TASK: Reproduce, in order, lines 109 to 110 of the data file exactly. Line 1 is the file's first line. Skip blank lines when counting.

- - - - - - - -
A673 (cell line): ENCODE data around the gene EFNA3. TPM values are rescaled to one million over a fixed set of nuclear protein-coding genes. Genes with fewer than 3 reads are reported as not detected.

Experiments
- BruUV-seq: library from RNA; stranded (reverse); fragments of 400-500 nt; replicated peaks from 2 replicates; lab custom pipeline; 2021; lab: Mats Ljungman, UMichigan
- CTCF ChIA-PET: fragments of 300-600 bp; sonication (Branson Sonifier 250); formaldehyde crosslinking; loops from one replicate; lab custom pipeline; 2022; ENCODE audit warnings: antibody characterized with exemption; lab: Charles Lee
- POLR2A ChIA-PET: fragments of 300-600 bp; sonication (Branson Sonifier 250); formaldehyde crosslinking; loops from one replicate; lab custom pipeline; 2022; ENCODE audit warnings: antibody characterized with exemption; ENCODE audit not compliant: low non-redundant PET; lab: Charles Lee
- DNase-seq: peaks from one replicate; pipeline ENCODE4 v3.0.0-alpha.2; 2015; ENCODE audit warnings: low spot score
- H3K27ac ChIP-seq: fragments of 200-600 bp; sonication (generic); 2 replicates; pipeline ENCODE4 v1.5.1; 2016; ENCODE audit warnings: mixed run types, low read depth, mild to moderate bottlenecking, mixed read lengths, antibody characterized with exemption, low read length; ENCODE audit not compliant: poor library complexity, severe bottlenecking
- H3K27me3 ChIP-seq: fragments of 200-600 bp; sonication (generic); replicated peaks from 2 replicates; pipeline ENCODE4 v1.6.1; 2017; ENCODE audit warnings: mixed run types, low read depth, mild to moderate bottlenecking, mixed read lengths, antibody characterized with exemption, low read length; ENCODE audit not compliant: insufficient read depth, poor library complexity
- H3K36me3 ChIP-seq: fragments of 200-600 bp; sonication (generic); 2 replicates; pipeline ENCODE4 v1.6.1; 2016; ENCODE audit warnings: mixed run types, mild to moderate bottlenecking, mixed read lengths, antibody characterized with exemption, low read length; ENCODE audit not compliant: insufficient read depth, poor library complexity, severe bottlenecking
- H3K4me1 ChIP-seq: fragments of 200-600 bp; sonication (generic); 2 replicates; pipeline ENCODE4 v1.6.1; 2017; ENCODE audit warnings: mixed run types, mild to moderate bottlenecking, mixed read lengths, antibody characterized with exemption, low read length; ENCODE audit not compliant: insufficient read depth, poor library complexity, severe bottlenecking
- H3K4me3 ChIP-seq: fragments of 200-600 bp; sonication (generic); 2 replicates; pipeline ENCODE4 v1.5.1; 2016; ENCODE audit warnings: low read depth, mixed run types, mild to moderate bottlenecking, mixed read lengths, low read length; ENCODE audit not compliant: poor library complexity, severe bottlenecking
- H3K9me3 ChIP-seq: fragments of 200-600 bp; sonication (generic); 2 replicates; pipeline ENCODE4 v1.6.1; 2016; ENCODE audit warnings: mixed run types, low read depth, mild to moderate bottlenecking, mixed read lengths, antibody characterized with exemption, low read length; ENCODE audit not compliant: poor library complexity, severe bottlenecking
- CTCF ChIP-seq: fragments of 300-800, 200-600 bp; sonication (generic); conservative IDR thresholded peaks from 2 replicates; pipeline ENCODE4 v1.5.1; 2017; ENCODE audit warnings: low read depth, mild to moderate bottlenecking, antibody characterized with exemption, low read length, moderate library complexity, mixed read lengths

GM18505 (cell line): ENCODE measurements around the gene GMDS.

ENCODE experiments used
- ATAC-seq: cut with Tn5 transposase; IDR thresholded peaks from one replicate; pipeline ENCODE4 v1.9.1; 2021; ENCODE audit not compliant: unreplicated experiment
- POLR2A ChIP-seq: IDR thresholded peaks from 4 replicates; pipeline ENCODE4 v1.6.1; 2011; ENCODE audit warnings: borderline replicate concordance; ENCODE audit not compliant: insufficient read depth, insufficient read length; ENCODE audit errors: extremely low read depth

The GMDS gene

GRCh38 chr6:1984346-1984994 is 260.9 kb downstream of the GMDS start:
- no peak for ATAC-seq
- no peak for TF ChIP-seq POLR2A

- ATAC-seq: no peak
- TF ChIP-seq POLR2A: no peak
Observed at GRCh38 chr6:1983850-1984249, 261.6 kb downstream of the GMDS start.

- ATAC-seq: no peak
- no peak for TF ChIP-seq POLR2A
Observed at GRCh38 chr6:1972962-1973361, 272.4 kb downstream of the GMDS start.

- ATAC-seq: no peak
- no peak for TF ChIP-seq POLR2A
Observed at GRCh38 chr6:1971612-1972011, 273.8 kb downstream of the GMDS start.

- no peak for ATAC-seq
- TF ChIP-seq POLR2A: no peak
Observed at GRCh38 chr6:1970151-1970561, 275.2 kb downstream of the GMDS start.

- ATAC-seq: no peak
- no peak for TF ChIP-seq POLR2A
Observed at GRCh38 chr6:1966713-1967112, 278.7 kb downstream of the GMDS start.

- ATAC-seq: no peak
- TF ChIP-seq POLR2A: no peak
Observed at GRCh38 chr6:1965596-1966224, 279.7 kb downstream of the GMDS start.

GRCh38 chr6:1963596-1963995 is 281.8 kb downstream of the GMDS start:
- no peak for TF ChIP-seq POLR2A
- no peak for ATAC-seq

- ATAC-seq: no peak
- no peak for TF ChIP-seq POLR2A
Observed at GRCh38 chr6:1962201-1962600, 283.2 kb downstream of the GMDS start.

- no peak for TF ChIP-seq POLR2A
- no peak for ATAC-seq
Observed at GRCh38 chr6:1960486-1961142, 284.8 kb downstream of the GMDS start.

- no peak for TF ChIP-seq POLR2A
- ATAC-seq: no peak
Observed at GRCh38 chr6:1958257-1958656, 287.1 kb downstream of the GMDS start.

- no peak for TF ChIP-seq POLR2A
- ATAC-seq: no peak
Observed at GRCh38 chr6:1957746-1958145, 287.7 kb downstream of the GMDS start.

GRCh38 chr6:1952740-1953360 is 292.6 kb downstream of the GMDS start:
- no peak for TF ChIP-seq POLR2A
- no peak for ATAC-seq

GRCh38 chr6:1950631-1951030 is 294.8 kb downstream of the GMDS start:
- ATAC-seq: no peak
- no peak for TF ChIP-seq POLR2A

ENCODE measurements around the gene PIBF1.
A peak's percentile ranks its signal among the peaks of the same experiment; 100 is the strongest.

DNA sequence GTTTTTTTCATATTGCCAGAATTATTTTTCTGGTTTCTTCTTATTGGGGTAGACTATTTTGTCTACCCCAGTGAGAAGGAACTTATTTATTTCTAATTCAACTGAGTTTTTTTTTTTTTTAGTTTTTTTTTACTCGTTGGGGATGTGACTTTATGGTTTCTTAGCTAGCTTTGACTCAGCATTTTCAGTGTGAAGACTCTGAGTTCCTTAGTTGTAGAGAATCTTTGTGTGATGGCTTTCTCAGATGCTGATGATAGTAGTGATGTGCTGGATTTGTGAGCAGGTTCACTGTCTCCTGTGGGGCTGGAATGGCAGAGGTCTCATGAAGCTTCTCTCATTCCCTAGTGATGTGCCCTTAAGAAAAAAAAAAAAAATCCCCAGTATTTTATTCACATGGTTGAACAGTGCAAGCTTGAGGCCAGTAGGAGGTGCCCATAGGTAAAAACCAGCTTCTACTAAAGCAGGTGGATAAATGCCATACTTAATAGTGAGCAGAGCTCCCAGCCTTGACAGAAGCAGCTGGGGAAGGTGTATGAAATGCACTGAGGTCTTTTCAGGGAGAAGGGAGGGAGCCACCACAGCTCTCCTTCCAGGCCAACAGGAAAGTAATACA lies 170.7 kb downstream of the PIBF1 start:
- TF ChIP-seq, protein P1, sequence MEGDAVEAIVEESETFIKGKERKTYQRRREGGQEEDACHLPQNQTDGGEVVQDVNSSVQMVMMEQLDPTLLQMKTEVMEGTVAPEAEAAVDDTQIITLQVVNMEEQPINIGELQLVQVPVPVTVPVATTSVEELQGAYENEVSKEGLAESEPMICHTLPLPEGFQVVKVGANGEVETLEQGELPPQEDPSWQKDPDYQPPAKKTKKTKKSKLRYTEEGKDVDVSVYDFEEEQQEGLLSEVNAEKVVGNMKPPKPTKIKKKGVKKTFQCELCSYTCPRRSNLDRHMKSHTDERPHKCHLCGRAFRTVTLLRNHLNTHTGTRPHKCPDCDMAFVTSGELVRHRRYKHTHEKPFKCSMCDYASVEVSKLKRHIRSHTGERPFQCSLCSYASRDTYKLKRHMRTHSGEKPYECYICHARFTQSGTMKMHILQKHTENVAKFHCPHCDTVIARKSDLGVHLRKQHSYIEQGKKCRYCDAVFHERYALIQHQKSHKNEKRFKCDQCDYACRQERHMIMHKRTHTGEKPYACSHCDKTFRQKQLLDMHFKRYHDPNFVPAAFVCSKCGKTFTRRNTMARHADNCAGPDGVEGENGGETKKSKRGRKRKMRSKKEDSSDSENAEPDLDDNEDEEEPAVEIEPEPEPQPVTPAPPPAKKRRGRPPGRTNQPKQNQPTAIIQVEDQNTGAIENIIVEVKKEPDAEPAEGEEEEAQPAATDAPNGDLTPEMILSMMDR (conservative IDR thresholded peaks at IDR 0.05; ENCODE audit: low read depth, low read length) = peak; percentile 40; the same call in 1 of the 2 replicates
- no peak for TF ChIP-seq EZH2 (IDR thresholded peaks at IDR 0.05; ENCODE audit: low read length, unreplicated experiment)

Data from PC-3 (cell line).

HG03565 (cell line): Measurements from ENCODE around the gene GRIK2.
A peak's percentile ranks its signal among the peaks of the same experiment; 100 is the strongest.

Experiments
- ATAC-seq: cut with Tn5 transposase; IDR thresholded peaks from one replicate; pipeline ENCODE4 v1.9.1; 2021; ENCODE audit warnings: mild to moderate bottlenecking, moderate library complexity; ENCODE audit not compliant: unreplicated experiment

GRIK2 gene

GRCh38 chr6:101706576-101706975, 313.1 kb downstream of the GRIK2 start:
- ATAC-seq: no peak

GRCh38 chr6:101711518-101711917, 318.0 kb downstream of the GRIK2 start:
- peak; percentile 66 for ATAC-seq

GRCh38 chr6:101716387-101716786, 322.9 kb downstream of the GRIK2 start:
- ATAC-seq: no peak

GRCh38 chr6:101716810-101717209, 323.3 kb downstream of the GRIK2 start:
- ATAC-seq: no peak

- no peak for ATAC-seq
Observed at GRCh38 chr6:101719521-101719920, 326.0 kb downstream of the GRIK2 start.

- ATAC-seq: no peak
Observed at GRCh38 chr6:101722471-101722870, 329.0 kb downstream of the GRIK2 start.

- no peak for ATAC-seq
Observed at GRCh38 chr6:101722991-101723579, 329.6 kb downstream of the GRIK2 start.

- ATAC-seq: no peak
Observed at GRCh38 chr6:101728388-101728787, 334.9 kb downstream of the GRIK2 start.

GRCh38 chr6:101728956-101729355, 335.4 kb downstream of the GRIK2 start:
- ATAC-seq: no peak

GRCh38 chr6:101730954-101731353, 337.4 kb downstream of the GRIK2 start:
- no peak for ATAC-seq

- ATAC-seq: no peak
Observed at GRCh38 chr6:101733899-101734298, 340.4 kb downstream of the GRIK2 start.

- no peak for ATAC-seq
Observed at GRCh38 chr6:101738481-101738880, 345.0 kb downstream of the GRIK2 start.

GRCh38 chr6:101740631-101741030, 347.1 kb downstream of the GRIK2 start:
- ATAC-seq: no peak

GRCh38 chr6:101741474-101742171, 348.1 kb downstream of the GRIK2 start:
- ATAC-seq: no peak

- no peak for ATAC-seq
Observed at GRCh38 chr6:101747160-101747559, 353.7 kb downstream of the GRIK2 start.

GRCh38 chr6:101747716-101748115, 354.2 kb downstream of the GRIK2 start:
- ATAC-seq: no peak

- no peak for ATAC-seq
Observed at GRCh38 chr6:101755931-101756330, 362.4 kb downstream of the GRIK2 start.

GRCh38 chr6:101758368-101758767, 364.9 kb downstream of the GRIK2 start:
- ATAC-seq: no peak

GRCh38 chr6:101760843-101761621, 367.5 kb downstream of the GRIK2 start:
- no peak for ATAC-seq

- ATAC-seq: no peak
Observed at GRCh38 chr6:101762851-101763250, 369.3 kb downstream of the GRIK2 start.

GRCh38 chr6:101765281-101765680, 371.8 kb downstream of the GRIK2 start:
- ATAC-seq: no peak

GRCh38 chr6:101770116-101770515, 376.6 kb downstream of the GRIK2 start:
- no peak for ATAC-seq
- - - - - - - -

- no peak for ATAC-seq

- ATAC-seq: no peak